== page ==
Goodwill Sports Ambassador and former Ghana Amateur Boxing Federation President Ray Quarcoo is one of the nation’s crown jewels. Mr. Quarcoo gave his thoughts on Ghana boxing and the Bukom Banku-Bastie Samir bout in a recent one-on-one interview.
Sir, how did you rate the fight?
It was a classical boxing night by all standards. Both boxers exhibited the best skills and technique in the sport. It was a night to remember. A well-organized event with good attendance which brings hope to me that the sport can be revived when things are done right. For the sport to grow, such promotion must be sustained. Kudos to both boxers and the organizers.
Please, can you give me your assessment of performance of both boxers?
Of the two boxers, the younger [Bastie Samir] seemed to have an edge in stamina and the reason is very obvious. However, Braimah Kamoko demonstrated high boxing skills in the early rounds which helped to sustain him to last until mid-fight.
Having passed through the amateur ranks before joining the paid ranks, unlike his opponent, Samir entered the ring with an arsenal of brain and brawn; exhibiting high sense of purpose and professionalism while Kamoko set himself to entertain the crowd with profound ring artistry but with weaker jabs, which were effectively countered by Samir’s powerful combinations and crosses as the fight progressed.
Samir is a revelation and his performance vindicated my long-held belief that until we put in place a strong amateur boxing system for grooming our future boxers; instead of rushing them to join the paid ranks, it will be very difficult to groom champions in the breed of the Azumah Nelson’s, Ike Quartey’s, etc.
The Braimah Kamoko-Bastie Samir epic fight brought to me reminiscence of the sweet sixties when the country witnessed the golden era of boxing. That was when the first Olympic medal for the country was won by Ike Quartey (Snr.) at the Rome Olympic Games, a feat which was repeated by Eddie Blay in 1964 in Tokyo; then followed the exploits of David “Poison” Kotei, Azumah Nelson, Ike Quartey (Jnr.), Nana Konadu, John Agbeko, Alfred Kotey, Joshua Clottey etc. on the international arena through the eighties and nineties.
Unfortunately, amateur boxing in Ghana for some time now has descended to its lowest ebb and it is important that it is put back to the pinnacle where it once belongs. Currently, there barely exists any well-resourced amateur boxing club in the country; majority of what exist now are centrally located in the Accra metropolis (Bukom precisely), which are woefully under-resourced.
Sir, what is your take on the future of boxing in the country?
It is worth noting that all Ghana’s past world champions, with the exception of D.K. Poison, were products of amateur boxing. In recent times, this point has been proven by Prince “Octopus” Dzanie, Isaac Dogboe and Duke Micah. All are Black Bombers graduates and Olympians who are currently holding WBO titles with great potential, following the trail of Azumah and the rest.
It can then be argued clearly that in the contemporary history of the sport, most of the title holders and contenders are Olympians who passed through the mill of amateur boxing. As in soccer, the FIFA Under 17 Championship sets the platform for grooming future stars; so why not same for boxing?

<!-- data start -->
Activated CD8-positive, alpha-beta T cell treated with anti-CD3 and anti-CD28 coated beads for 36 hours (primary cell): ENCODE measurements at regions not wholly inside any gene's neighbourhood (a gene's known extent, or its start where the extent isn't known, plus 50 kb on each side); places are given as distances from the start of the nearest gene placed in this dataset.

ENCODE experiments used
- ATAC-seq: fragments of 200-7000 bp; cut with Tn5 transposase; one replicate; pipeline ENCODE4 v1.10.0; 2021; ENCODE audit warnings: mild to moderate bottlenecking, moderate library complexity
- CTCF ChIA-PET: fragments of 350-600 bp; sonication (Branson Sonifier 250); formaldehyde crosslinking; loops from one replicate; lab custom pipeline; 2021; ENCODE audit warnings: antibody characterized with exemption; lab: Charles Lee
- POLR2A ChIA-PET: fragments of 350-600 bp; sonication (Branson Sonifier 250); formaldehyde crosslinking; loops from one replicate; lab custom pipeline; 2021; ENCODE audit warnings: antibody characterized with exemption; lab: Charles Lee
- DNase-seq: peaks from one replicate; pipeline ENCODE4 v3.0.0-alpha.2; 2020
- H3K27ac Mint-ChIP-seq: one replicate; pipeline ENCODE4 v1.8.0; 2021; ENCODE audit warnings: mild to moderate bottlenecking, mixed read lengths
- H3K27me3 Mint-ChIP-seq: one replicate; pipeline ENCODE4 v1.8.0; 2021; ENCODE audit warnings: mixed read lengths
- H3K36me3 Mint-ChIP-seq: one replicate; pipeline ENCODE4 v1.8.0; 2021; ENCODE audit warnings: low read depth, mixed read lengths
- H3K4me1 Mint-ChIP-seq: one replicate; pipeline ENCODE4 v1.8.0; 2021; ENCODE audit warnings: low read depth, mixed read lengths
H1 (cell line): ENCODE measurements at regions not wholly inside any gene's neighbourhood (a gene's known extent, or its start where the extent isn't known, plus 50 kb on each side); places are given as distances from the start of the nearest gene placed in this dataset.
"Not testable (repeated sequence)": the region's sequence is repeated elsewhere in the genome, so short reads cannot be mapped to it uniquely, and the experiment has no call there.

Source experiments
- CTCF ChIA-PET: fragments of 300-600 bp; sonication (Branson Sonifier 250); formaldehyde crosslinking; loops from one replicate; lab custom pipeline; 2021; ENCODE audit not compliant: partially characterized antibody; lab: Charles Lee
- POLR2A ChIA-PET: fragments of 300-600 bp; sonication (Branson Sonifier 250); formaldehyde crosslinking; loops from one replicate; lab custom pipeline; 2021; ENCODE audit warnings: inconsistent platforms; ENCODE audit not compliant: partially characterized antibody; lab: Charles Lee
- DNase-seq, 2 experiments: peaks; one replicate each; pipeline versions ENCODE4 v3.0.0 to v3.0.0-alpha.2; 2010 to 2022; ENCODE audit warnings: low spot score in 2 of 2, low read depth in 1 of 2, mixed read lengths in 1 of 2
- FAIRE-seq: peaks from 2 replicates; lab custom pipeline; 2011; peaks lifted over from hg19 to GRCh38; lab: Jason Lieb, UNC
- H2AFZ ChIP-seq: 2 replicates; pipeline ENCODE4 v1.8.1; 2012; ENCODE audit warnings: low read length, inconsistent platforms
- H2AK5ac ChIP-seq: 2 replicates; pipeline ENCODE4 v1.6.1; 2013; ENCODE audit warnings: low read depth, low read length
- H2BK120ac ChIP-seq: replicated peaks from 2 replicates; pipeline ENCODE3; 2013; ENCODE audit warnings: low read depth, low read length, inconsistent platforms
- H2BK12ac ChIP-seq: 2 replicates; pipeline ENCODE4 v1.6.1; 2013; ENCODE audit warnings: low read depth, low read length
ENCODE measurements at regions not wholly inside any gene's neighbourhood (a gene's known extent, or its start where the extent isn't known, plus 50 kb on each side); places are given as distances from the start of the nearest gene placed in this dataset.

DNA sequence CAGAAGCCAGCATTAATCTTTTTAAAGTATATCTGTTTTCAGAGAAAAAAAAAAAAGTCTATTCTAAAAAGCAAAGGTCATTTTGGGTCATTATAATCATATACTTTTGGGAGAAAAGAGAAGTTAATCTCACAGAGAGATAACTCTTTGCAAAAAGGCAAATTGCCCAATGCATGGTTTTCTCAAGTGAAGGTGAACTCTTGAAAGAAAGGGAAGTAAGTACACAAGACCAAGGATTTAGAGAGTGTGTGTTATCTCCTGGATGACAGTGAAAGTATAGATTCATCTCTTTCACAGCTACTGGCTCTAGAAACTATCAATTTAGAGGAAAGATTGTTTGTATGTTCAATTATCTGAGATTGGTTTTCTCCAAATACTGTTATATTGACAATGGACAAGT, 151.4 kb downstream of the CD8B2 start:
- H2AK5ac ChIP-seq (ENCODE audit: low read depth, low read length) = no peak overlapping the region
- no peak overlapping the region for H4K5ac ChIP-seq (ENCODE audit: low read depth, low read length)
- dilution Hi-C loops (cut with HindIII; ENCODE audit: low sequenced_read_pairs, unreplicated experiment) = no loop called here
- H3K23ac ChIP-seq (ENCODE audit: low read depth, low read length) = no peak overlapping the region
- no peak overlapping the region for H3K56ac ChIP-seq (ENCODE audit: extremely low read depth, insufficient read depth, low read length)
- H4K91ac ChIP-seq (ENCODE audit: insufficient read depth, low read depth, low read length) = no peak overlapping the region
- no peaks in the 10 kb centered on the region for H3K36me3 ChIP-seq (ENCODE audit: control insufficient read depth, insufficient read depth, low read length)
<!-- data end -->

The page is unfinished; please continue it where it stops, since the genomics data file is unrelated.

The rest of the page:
To put Ghana back to the pinnacle of boxing where it once belongs; we need to build a very strong foundation at the amateur level; where young talents will learn the rudiments of the sport, have exposure to international tournaments and climax it with Olympic appearance.
What advice do you have for both administrators and athletes of the sport, Sir?
The path to a successful professional career in boxing begins at the amateur level. The amateur boxer goes through exhausting, daily workouts to condition and strengthen the body. The boxer learns boxing techniques and the rules and regulations of the sport.
A boxer can only advance to professional status when he and his trainer(s) feel he is ready. This must happen after a considerable number of competitions. He must apply for a license from the state’s athletic commission before he can fight. To qualify, the boxer must be physically fit, mentally sound, of good moral character and reputation, skilled in his profession, not addicted to drugs or any substance and has the amount of experience required.
The path to a professional boxing career is challenging and only skilled and committed boxers can find success at the end. This is the only reason why it should begin at the amateur level. Professional boxing is a hard, demanding sport and like so many other sports, there is a degree of risk. For this reason, licensing professional boxers must be designed to minimize such risk and to ensure that boxers are fully prepared fit and properly matched to enjoy a rewarding career with some financial benefit.
The licensing Board must ensure that all applicants have had experience in amateur boxing with official records to back. Anybody contemplating a professional career who has not already boxed must be advised to contact an amateur club in their area. In Britain for instance, for anyone striving to get to the professional sport; it is almost impossible without first having had a good amateur career.